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Men of MobtownPolicing Baltimore in the Age of Slavery and Emancipation$
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Adam Malka

Print publication date: 2018

Print ISBN-13: 9781469636290

Published to North Carolina Scholarship Online: January 2019

DOI: 10.5149/northcarolina/9781469636290.001.0001

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PRINTED FROM UNIVERSITY OF NORTH CAROLINA PRESS SCHOLARSHIP ONLINE (www.northcarolina.universitypressscholarship.com). (c) Copyright University of North Carolina Press, 2021. All Rights Reserved. An individual user may print out a PDF of a single chapter of a monograph in NCSO for personal use.date: 25 July 2021

Policing the Black Criminal

Policing the Black Criminal

Chapter:
(p.155) Chapter Five Policing the Black Criminal
Source:
Men of Mobtown
Author(s):

Adam Malka

Publisher:
University of North Carolina Press
DOI:10.5149/northcarolina/9781469636290.003.0006

This chapter argues that white Baltimoreans acted on their fears of free black crime all the time, often violently and usually with the municipality’s approval. In the process, it shows that the compatibility between professional and popular policing manifested not only in job-busting attacks and home invasions but also in more prosaic moments, such as when an ordinary citizen arrested a black man or protected him from harm. The public authorities were nominally engaged in a broader project of seizing legitimate force for the state alone, but the policing of free black Baltimoreans relied upon informal white power no less than it did upon formal state power. Police officers did not always protect them. Prisons did not always house them. In the age of slavery, Baltimore’s officials preferred to leave the fates of free people of color to ordinary white men. When it came to policing black people, white vigilantes were the police.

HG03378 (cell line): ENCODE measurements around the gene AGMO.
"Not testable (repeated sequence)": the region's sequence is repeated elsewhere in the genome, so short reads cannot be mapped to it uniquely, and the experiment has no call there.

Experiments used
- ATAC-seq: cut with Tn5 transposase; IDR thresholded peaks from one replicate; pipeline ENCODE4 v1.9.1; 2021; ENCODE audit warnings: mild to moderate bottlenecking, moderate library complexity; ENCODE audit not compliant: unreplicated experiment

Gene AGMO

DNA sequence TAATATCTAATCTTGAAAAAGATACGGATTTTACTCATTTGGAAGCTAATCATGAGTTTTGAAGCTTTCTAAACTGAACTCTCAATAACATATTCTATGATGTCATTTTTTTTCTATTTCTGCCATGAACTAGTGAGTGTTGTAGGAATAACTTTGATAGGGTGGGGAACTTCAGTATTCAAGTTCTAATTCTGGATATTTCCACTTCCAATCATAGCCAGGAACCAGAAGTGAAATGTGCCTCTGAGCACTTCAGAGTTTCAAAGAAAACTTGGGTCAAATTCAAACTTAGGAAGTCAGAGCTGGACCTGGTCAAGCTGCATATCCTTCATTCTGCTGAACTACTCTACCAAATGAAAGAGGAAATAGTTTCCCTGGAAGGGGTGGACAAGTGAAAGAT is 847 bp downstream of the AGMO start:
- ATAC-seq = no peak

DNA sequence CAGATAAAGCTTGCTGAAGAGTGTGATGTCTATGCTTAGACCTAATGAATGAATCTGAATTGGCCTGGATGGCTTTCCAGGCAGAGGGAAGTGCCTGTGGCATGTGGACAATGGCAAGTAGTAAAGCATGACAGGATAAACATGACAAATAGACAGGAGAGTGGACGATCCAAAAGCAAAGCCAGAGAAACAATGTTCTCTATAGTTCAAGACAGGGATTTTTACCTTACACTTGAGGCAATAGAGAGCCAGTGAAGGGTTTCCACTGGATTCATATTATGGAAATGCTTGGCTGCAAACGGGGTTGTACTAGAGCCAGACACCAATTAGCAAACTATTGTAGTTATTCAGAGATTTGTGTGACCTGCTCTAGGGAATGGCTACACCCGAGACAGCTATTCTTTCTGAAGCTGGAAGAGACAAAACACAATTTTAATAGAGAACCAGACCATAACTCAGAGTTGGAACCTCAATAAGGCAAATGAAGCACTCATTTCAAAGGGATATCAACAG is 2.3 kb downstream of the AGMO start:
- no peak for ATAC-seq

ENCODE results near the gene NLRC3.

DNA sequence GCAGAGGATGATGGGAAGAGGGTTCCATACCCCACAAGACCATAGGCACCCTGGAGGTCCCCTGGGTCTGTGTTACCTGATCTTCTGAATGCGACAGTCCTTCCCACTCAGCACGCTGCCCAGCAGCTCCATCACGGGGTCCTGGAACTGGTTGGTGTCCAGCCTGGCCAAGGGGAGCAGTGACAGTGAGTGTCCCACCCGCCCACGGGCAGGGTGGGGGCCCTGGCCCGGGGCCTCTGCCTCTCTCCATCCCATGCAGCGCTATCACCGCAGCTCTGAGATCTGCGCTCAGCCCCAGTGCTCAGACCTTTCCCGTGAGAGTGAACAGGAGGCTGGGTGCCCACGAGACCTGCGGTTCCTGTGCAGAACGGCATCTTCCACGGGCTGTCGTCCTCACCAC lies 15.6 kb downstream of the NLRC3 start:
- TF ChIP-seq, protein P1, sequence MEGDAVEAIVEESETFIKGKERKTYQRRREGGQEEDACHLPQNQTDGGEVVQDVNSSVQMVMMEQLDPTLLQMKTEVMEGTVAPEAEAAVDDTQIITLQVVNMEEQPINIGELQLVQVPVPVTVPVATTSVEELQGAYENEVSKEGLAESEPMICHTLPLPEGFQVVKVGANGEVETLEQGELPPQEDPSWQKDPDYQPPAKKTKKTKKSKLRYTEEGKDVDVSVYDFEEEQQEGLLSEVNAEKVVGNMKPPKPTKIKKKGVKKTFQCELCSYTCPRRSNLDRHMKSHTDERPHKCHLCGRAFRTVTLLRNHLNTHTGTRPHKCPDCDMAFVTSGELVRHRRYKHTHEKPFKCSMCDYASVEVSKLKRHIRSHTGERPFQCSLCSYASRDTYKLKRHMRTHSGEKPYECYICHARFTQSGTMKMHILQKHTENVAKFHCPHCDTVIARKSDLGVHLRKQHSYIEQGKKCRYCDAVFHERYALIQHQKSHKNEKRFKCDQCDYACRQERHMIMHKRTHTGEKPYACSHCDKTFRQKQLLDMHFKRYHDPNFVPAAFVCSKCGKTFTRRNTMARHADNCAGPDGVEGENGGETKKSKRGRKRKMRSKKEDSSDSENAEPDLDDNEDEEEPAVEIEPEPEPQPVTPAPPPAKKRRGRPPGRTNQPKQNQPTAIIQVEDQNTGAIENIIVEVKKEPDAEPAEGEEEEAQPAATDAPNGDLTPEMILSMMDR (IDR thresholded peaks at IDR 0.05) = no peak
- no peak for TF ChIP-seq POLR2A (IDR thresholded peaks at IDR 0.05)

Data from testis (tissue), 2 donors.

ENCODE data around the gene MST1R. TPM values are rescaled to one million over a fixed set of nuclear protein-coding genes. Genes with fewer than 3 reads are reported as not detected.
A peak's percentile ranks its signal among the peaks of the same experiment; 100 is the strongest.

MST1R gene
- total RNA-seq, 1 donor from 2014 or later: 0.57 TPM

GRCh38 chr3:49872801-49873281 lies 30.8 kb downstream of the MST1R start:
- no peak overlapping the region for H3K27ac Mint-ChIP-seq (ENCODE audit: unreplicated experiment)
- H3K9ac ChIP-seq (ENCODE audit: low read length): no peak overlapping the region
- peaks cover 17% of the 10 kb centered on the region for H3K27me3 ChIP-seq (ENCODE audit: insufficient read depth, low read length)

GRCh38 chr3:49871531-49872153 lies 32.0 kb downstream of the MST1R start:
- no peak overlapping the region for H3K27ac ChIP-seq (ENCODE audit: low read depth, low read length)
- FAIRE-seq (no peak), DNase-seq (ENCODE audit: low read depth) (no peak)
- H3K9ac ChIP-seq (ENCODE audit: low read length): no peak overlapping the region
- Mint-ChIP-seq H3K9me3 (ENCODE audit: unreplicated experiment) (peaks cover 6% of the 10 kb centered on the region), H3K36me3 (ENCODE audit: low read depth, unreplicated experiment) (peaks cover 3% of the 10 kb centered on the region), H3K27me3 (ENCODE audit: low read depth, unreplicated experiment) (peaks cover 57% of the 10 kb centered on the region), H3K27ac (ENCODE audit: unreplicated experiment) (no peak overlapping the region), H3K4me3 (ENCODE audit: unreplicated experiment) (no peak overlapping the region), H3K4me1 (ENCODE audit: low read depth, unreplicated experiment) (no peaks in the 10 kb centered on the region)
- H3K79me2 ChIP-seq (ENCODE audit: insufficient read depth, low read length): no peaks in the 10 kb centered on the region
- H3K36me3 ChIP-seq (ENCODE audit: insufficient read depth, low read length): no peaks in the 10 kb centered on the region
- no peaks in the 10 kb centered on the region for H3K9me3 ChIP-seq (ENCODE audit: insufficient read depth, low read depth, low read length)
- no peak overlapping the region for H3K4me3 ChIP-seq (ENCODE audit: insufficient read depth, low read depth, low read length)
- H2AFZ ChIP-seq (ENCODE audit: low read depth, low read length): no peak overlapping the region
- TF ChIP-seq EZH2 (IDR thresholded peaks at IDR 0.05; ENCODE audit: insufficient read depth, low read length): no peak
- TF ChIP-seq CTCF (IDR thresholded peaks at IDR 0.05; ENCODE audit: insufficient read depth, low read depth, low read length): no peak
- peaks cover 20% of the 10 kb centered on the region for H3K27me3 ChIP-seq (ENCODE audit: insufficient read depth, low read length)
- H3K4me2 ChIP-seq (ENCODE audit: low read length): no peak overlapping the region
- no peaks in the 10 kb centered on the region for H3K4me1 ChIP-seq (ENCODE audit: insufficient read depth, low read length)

Keywords:   White fears, Free black, Black crime, Popular policing, White power, Police officers, Prisons, Slavery, White vigilantes, Baltimore

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